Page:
Frank Miller, the artist/writer who made Batman into an ageing, hard-bitten murderer in the classic Dark Knight Returns graphic novel, followed that milestone with the super-tough Sin City comic series. Robert Rodriguez has now helped him make a film of it. Sin City: the movie looks more like a comic than a film, but the big difference is that this moves. The film takes images directly from the page, but it feels very different: where the comic was still moments, the film rockets.
Three stories are loosely linked together. All have common elements. The heroes are hard bitten, ageing, violent, but honourable. They're all essentially variations on Batman from Dark Knight Returns. The stories evoke the pulp novels that informed Batman, and Miller takes inspiration from the toughest crime writers from the 40's to the 90's: (Dashiel Hammet, Mickey Spillane, James Ellroy), distilling them to their basest elements (violence, sexism, brutality). In Sin City, men are either supertough or useless wimps, women are either violent whores or victimized angels. The heroes are all on vengeance missions. They encounter extreme violence, and mete it out too. Nothing new? Wrong: it's all pumped up, like the film itself is on steroids.
This is a world that's off kilter, where things are backwards. A friend will save someone, then knock them out cold the next second. Cops come to save, then kill innocents. Decapitations feature heavily: one story features a hunt for a severed head. There's more than one castration too. It's confusing, scary, yet thrilling too. It's also cartoony, tough but deliberately not real: blood is white, and the black and white images are obviously false. Unlike Kill Bill, which was just a laugh, Sin City is nasty and dark and believes in its own code of manly honour. The morality here is the opposite of Tarantino (credited as 'special guest director').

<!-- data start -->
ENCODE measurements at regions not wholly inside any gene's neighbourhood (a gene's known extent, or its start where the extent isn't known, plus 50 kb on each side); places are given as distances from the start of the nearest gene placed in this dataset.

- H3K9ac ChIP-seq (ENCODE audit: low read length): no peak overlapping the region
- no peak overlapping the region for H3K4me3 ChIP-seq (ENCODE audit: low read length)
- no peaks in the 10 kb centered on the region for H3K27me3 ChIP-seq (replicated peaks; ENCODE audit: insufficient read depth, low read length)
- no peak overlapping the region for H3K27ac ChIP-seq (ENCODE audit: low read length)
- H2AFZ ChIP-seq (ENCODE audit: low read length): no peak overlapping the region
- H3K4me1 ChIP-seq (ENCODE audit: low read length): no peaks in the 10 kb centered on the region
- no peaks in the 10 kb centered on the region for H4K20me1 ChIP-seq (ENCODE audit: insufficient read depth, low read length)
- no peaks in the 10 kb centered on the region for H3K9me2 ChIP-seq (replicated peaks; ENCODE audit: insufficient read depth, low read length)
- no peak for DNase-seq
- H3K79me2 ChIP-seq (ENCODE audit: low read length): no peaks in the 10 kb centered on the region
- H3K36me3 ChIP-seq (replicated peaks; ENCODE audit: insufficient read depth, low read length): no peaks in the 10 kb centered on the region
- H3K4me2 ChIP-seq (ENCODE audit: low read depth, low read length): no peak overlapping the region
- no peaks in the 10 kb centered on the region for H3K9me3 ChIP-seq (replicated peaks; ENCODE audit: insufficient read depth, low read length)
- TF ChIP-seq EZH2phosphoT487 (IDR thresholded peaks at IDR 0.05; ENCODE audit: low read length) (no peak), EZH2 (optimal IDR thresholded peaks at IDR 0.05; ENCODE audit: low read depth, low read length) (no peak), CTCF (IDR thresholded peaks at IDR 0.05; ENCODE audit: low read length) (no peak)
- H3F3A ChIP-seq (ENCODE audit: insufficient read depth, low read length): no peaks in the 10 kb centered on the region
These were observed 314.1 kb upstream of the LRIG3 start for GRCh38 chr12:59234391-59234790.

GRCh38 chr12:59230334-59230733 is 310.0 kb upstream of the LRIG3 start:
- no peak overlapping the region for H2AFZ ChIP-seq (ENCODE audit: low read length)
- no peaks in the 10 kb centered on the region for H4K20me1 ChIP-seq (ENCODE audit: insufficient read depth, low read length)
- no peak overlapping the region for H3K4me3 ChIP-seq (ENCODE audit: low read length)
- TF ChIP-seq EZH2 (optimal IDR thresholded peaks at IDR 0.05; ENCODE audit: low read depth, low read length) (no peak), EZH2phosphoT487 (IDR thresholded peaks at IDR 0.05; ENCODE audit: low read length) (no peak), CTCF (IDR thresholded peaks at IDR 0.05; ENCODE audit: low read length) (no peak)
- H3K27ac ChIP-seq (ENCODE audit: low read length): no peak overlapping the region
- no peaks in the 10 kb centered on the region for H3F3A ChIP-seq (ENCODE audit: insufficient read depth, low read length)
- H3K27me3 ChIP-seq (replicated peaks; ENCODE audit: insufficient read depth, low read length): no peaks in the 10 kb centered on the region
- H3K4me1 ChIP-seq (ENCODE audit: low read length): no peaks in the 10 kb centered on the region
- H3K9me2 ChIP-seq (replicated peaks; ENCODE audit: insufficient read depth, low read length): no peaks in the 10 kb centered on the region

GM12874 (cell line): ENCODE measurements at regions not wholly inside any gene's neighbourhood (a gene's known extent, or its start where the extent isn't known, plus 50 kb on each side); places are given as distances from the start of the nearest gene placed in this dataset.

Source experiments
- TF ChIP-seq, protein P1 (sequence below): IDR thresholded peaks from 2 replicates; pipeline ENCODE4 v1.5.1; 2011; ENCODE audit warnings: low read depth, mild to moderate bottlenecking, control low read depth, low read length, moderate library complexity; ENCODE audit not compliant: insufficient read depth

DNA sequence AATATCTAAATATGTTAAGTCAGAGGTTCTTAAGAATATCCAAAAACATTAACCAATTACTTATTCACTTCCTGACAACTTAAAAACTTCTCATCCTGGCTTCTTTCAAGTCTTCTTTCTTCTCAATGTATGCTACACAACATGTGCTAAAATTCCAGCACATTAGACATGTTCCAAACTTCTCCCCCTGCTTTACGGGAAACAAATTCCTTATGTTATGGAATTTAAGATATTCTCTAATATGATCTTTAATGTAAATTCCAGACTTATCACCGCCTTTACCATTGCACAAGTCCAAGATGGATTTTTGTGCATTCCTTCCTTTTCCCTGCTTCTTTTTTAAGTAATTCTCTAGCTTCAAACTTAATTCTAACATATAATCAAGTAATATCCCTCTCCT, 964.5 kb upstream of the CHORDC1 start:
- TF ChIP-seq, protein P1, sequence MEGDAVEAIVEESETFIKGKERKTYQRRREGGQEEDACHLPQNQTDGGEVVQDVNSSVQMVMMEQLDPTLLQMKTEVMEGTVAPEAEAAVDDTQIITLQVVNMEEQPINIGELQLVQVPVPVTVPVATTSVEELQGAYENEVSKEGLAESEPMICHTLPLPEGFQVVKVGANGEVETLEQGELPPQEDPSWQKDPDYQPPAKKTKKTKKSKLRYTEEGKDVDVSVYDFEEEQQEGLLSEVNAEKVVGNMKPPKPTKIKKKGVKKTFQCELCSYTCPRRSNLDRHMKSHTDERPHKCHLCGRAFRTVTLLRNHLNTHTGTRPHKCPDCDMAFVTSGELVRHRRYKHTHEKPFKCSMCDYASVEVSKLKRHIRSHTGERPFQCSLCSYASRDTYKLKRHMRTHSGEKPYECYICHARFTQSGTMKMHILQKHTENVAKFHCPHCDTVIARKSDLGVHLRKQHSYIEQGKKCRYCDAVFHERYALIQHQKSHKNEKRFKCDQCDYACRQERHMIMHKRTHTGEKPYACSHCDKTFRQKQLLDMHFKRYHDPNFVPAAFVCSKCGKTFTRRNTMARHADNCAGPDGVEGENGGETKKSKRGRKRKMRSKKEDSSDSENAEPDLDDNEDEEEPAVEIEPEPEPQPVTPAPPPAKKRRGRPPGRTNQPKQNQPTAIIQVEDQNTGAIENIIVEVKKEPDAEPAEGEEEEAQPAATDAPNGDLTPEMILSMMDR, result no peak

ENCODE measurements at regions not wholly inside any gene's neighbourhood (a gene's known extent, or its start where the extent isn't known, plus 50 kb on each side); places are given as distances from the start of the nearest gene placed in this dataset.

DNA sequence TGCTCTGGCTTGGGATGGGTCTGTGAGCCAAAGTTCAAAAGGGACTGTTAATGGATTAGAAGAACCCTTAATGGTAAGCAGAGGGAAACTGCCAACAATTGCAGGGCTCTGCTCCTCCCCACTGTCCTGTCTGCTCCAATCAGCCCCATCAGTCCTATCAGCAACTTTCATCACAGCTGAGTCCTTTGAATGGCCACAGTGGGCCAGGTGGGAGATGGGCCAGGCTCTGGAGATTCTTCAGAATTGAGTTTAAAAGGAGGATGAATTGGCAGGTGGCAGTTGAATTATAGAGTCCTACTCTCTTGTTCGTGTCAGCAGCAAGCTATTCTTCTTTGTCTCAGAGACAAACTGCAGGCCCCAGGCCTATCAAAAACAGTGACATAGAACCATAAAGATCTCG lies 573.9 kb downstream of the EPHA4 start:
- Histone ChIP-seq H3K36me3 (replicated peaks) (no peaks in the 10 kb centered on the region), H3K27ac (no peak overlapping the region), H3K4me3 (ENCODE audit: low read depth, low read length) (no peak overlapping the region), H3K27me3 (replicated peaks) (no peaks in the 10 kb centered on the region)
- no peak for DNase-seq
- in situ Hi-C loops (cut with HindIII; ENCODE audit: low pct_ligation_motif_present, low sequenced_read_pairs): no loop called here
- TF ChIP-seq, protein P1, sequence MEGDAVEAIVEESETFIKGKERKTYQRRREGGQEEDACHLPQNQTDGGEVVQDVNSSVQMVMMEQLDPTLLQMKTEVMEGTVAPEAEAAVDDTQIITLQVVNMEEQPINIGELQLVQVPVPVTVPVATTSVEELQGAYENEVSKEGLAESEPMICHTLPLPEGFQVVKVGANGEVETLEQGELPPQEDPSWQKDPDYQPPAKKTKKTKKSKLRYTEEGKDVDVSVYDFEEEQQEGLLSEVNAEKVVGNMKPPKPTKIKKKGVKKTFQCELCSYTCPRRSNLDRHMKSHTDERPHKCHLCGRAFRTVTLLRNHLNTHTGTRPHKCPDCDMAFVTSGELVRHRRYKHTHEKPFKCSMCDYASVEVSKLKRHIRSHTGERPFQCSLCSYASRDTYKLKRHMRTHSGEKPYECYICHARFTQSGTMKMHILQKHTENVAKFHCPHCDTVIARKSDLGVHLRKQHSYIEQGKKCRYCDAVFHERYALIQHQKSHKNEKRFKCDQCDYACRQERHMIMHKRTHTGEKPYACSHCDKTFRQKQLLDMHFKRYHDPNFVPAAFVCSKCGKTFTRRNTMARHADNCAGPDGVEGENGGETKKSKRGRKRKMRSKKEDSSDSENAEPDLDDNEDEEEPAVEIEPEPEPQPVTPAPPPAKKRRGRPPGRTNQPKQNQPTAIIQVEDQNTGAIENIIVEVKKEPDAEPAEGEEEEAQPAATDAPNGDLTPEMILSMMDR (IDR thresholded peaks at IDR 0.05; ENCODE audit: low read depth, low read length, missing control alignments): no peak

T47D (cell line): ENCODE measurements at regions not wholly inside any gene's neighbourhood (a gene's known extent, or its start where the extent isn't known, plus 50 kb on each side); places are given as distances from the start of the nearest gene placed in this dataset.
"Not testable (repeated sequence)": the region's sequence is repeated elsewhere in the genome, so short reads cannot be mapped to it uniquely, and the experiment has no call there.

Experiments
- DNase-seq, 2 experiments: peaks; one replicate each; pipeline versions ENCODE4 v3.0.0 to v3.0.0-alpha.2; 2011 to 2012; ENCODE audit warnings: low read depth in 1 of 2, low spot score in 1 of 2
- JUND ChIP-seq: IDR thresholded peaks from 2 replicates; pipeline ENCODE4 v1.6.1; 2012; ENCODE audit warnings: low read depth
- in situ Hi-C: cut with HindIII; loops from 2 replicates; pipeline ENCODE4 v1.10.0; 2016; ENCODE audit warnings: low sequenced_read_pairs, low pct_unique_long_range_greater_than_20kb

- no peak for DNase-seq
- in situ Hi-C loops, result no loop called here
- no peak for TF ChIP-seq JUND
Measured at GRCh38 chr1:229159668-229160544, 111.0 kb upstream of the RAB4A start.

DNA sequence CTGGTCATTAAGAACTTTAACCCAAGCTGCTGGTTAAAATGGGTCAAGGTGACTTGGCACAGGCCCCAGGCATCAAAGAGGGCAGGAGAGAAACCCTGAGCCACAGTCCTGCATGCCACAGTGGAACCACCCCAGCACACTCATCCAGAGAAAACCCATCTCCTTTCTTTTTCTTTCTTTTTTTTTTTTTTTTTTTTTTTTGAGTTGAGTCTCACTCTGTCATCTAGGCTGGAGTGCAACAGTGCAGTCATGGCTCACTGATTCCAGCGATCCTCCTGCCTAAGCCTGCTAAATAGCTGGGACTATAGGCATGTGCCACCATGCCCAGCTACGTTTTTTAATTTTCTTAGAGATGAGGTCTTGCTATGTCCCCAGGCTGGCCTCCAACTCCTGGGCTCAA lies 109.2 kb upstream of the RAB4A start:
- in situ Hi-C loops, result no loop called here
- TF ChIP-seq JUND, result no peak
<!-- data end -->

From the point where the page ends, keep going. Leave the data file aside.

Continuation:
Some actors fit into this cartoon world better than others. Roasario Dawson and Bruce Willis are perfect: their lean lines look like they've sprung to life from Miller's pen. Clive Owen works too. But Brittany Murphy is just wrong: proof that bad acting is more not less noticeable in a stylised setting.
Sin City is great, but its main problem is its very coolness. Coolness can be destroyed by laughter, and there's more than a few unintentional laughs here, where the film is trying so hard to be grim and manly that it just seems childish. But there's also something admirable about having the nerve to throw this stuff out there. The single minded, obsessive vision behind this makes it compelling. Compared with the lily-livered, made-by-committee, pleases-no-one, summer blockbuster rubbish we usually get given, Sin City is exhilarating: a broken whisky bottle instead of the usual plastic cup of warm Budweiser. 8/10
Adrian Horrocks (September 2005)
A-Z of Film Reviews